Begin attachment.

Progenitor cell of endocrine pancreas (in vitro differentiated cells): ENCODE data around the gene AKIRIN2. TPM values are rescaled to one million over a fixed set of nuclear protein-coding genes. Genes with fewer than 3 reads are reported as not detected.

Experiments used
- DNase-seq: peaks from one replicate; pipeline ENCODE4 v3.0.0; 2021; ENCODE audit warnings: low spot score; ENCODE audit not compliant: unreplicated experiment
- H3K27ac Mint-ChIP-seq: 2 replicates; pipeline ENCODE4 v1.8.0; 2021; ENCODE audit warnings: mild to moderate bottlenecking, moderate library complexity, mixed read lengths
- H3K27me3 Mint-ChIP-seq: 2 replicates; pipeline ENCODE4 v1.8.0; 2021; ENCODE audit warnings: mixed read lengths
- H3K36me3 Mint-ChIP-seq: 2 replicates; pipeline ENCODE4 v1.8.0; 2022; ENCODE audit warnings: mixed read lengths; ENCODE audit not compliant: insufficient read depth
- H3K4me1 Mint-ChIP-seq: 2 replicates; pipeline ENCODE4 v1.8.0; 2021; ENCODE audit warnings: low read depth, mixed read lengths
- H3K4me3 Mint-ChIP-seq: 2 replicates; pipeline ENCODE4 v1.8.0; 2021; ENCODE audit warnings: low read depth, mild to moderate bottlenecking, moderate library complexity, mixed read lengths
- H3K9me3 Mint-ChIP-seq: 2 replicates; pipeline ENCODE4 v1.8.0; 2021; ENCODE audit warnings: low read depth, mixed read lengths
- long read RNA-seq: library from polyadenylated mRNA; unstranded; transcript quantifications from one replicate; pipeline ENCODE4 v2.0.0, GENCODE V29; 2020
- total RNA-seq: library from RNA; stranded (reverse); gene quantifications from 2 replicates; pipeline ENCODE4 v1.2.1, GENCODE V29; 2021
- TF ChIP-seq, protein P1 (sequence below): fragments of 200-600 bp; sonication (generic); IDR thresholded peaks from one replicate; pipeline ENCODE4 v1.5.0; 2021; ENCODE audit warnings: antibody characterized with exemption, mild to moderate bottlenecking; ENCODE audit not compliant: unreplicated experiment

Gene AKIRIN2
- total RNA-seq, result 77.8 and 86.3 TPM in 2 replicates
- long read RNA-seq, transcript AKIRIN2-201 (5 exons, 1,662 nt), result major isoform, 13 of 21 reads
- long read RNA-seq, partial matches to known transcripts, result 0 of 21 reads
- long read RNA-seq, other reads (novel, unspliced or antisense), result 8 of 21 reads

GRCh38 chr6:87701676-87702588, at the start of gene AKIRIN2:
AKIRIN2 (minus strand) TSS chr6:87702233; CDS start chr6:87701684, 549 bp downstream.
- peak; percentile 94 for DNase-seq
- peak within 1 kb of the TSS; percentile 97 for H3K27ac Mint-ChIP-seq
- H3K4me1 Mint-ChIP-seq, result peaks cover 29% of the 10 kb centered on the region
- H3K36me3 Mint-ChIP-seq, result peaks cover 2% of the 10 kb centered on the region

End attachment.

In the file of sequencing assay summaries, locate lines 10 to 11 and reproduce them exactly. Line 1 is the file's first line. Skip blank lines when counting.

- long read RNA-seq: library from polyadenylated mRNA; unstranded; transcript quantifications from one replicate; pipeline ENCODE4 v2.0.0, GENCODE V29; 2020
- total RNA-seq: library from RNA; stranded (reverse); gene quantifications from 2 replicates; pipeline ENCODE4 v1.2.1, GENCODE V29; 2021